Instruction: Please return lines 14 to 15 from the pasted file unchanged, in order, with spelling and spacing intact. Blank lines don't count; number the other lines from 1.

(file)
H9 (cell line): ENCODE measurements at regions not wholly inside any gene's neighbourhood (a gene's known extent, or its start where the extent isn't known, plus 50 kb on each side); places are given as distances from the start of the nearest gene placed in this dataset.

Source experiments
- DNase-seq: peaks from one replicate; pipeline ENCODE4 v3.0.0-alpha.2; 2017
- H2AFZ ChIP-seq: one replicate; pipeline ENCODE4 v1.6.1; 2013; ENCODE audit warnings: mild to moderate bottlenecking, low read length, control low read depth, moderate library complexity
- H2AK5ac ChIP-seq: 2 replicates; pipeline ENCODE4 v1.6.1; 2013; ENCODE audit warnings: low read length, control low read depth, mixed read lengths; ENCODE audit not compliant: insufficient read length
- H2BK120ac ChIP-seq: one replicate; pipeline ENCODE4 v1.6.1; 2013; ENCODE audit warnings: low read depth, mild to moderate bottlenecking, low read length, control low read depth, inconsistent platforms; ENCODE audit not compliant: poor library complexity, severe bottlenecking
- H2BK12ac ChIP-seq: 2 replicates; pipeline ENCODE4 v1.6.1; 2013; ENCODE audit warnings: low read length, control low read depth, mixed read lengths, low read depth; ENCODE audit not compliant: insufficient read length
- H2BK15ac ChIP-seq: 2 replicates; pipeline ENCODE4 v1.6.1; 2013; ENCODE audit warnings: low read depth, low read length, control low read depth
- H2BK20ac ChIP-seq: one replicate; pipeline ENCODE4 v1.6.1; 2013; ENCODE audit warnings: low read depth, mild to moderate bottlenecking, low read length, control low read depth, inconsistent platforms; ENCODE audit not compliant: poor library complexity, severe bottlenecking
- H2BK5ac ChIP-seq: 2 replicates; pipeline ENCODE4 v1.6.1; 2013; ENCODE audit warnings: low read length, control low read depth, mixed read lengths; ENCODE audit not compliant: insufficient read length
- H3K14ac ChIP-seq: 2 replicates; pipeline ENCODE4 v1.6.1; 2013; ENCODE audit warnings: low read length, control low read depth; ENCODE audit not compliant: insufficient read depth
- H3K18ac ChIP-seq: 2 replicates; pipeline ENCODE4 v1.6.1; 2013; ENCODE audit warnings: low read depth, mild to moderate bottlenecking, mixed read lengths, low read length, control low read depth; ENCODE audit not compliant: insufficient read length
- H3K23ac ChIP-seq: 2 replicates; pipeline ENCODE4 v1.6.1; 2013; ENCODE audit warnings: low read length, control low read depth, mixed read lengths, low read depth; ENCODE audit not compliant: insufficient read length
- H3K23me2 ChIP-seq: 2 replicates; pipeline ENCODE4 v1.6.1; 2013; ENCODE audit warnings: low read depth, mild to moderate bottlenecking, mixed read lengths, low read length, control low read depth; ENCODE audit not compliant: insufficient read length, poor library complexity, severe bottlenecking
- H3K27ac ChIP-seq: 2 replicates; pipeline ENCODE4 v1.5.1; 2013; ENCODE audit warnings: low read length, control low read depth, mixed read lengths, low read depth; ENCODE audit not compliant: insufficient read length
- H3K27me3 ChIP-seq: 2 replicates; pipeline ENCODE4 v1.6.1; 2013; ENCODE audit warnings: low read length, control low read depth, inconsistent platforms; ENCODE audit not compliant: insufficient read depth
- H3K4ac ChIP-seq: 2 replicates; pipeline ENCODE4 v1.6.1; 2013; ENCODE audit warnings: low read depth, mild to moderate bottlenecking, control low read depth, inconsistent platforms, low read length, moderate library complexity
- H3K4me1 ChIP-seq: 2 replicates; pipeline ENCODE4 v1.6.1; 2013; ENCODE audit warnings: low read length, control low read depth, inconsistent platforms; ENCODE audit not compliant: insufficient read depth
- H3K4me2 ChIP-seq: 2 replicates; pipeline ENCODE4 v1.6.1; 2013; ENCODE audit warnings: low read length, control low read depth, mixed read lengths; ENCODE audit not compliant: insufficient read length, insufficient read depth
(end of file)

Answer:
- H3K23me2 ChIP-seq: 2 replicates; pipeline ENCODE4 v1.6.1; 2013; ENCODE audit warnings: low read depth, mild to moderate bottlenecking, mixed read lengths, low read length, control low read depth; ENCODE audit not compliant: insufficient read length, poor library complexity, severe bottlenecking
- H3K27ac ChIP-seq: 2 replicates; pipeline ENCODE4 v1.5.1; 2013; ENCODE audit warnings: low read length, control low read depth, mixed read lengths, low read depth; ENCODE audit not compliant: insufficient read length